Every well-meaning African and friends of the continent should therefore be concerned that growing cases of atomised violence not only reveal the true scale and challenge of violence in Africa but also the prospects that they might witness an upsurge in the short to medium terms. I am troubled, though, that several a number of African government are themselves culpable in the outbreak of such conflicts. It is also clear to me that such violence exposes the limitation of current peace-building approaches fixated disproportionately on macro-level violent conflicts to the neglect on smaller and seemingly disconnected pockets of violent expressions.

From Africa Rising to ‘Africans Rising’ The outbreak of fresh and old protests in Tunisia, South Africa, Ethiopia, Mali, Gabon and Chad in 2016 implied that they could no longer be ignored in any serious discussion of peace and security in Africa. We have seen how the increasing use of protests, or ‘street power’, to express dissatisfaction and dissent or to demand changes in socio-economic and political condition, have produced mixed results. The bitter and hard lessons Presidents Blaise Compaore and Yaya Jammeh must have learned is that the fear of street protesters have now become the beginning of wisdom for many governments in Africa. Unfortunately, from Cameroon to Morocco, governments have not shown the temperament to embrace dialogue and accommodation. Rather, they have replied by mobilizing a repertoire of intimidating options to repress opposition elements, and to strangulate mainstream and new media.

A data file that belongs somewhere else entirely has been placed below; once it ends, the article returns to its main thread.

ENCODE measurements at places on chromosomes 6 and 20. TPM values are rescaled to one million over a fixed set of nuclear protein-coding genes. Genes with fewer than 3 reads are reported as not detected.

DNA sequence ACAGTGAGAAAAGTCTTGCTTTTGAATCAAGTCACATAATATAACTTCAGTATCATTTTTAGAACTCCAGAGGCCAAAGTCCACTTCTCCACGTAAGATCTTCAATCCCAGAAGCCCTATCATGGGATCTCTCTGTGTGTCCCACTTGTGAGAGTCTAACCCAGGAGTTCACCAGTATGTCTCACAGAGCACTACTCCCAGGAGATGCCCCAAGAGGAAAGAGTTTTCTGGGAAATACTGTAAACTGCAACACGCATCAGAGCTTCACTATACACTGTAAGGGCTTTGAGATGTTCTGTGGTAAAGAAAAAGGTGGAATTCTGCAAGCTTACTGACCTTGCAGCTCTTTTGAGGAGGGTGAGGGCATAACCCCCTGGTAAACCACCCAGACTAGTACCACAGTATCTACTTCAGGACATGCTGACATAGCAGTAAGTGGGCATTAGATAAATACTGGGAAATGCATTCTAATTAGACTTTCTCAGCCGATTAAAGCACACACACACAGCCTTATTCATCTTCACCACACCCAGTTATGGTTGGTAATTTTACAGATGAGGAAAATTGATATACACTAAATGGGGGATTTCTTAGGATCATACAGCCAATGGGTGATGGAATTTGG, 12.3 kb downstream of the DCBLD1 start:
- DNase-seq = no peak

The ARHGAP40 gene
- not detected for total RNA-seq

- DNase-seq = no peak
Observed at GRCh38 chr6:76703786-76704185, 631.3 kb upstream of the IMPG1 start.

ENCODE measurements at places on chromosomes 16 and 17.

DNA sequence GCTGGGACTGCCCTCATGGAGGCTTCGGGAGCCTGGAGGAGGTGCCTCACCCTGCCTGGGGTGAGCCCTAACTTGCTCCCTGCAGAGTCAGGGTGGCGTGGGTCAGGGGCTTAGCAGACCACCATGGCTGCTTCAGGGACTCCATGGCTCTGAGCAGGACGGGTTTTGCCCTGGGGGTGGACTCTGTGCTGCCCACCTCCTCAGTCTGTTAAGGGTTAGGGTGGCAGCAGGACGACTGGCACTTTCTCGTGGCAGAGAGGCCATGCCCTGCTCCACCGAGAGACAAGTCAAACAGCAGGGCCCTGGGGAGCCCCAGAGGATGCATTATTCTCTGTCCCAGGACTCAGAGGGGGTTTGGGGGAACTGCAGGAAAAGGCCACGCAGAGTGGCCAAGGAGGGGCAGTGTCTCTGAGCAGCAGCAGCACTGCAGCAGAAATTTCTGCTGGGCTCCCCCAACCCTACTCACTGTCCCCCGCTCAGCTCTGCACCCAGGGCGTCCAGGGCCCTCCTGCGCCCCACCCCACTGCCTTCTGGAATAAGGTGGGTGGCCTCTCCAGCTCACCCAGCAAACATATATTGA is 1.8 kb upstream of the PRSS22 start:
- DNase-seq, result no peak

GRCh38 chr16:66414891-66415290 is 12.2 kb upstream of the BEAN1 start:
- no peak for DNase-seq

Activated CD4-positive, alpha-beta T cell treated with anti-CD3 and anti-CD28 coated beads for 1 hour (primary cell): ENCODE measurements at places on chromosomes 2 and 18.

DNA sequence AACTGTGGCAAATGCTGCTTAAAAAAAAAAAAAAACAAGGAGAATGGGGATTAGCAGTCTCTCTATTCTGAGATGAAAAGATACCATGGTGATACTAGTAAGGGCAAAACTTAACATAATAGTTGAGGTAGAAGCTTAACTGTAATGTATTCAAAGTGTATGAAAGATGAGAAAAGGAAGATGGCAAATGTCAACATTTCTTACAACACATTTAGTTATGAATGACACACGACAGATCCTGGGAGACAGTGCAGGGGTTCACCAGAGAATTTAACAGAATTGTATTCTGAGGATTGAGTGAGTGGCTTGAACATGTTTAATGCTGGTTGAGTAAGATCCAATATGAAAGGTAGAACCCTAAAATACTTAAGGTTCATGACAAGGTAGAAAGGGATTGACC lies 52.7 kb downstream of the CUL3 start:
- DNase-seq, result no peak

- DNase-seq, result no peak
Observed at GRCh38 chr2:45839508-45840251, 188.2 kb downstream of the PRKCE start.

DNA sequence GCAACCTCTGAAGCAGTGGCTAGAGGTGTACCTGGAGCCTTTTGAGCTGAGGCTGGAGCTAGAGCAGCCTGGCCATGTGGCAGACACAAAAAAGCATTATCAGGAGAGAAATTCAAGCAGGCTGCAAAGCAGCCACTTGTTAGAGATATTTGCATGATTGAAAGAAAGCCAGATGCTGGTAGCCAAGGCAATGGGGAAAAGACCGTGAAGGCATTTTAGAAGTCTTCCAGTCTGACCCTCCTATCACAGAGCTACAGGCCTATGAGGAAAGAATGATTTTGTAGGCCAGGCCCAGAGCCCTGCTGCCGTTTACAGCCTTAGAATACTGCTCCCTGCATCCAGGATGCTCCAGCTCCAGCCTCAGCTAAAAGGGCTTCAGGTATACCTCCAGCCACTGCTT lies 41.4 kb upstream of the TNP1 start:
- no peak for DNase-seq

In all honesty, we should not lump these protests together given that they differ from one country to another in terms of causes, demands and responses by governments. Nonetheless, they all reflect the widening of structural fault-lines linked to inequality, economic hardships, and the foreclosure of civil liberties. In 2016, economic issues linked to tax rises, inflation, poor social service delivery, withdrawal of subsidies and rising cost of living triggered riots and protests in Sudan, South Sudan, Namibia, South Africa, Libya, Ethiopia, Egypt, Tunisia, and Zimbabwe. Political issues such as corruption and poor governance, group-based inequalities, human rights violations, limited civil liberties, elections, and manipulation of constitutional term limits also prompted protests in Cameroon, DRC, Gambia, Gabon, Uganda, and Zimbabwe.